Letter: Listen to student concerns
March 9, 2018
On Wednesday, Feb. 21, several students at Glenwood Springs High school walked out of class to perform a protest advocating for stricter gun laws and in support of the Florida shooting victims. We participated in this walkout and were overwhelmed with pride as we saw our fellow classmates showing support for something that is important to all of us.
Those of us who chose to walkout were truly united in voicing our intolerance for loose gun regulations and the seemingly unmotivated government officials that seem to accept that student lives may be in danger every day at schools. We should not have to live with fear of shootings like the one in Florida.
On April 20, it will be 19 years since the tragedy of Columbine. As young adults and students, we are astonished that virtually nothing has been done to tighten gun laws. Instead, they have become looser, and it has become easier for people with mental illness to acquire these guns. This is one of the first changes Trump made as president.
As we all stood outside of our school, several people drove by, honked their horns and gave us encouragement. However, there were several adults who drove by and gave us thumbs down and other discouraging hand signals. They may have written us off as just lazy teenagers who wanted to skip class, but that is not at all the case. Students who are as young as 14 are worried about the future of our country and are tired of fearing the possibility of losing their lives while going to class. We are exercising our rights and becoming politically aware.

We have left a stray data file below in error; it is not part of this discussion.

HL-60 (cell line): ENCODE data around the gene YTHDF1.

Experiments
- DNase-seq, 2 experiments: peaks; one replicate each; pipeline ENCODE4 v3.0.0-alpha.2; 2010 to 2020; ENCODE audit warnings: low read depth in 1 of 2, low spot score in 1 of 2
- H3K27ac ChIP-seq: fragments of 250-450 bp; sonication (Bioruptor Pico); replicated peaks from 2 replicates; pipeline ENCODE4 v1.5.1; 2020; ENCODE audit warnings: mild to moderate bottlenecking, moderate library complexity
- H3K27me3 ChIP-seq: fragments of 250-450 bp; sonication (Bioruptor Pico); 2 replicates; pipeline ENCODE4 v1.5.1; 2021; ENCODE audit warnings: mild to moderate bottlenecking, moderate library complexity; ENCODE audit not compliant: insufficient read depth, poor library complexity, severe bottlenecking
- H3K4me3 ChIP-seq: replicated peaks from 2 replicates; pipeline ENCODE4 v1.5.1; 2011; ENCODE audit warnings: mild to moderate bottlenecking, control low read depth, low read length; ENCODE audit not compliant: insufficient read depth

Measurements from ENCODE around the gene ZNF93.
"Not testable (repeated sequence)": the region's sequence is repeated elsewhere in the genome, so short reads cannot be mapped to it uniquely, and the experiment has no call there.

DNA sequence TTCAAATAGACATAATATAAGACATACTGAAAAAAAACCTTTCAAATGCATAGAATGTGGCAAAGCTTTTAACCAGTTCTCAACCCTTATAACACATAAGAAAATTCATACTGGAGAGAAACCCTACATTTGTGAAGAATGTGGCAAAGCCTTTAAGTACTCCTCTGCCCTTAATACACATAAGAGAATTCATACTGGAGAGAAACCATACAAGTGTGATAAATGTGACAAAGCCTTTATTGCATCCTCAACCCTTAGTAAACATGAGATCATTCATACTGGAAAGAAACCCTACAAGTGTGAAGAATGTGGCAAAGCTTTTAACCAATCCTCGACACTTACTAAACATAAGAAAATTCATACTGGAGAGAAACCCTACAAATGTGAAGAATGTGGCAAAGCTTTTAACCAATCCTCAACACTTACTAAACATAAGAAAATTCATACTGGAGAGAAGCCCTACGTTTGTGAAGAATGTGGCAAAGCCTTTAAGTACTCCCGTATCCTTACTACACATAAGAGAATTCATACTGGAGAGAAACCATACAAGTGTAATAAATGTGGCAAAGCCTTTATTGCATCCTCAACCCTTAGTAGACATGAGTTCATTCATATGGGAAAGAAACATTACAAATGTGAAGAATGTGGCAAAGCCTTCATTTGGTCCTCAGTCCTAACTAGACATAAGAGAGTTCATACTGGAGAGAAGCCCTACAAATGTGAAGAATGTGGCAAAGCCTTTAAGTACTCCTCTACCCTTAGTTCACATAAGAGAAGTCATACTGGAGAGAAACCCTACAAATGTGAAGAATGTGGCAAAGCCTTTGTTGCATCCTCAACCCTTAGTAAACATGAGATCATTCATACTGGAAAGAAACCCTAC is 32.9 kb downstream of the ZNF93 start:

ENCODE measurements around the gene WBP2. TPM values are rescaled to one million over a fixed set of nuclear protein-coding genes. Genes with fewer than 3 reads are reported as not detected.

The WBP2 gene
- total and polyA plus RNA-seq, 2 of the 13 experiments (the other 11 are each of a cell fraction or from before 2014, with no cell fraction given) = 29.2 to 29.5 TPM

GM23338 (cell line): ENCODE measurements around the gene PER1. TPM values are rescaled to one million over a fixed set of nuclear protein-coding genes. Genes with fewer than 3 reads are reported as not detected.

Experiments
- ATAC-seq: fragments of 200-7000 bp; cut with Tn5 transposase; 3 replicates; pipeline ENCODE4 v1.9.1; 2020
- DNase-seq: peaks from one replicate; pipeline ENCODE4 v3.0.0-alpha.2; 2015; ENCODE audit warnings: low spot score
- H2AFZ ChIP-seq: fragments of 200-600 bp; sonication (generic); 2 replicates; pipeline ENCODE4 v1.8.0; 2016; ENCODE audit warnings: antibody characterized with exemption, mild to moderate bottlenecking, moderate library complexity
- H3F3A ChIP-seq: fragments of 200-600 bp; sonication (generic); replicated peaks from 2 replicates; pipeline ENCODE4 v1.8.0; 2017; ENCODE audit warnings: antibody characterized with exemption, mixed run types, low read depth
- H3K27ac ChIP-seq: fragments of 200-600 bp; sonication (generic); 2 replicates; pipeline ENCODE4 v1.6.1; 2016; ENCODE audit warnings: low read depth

So, to those adults who tried to discourage us, we ask, why? Since Columbine, at least 147 students have been killed in school shootings. This number is terrifying. Many of these shootings were carried out with semi-automatic weapons. People should not be able to simply acquire this type of weapon so easily. You don't have to agree with gun bans or recalls, but we don't understand how you can turn the other cheek. "Thoughts and Prayers" will no longer suffice.
Hannah Worline and Isabelle Lorah
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